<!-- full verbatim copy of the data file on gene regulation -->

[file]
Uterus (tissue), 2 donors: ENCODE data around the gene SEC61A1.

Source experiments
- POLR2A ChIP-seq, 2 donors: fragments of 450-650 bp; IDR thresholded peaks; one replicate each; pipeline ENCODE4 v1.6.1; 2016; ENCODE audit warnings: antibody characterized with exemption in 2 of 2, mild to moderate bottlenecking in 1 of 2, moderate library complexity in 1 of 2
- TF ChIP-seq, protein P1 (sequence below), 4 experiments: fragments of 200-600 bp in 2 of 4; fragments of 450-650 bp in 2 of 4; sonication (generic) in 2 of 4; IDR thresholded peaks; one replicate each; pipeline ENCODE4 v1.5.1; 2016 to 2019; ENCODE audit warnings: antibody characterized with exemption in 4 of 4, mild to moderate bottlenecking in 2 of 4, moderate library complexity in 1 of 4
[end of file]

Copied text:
Uterus (tissue), 2 donors: ENCODE data around the gene SEC61A1.

Source experiments
- POLR2A ChIP-seq, 2 donors: fragments of 450-650 bp; IDR thresholded peaks; one replicate each; pipeline ENCODE4 v1.6.1; 2016; ENCODE audit warnings: antibody characterized with exemption in 2 of 2, mild to moderate bottlenecking in 1 of 2, moderate library complexity in 1 of 2
- TF ChIP-seq, protein P1 (sequence below), 4 experiments: fragments of 200-600 bp in 2 of 4; fragments of 450-650 bp in 2 of 4; sonication (generic) in 2 of 4; IDR thresholded peaks; one replicate each; pipeline ENCODE4 v1.5.1; 2016 to 2019; ENCODE audit warnings: antibody characterized with exemption in 4 of 4, mild to moderate bottlenecking in 2 of 4, moderate library complexity in 1 of 4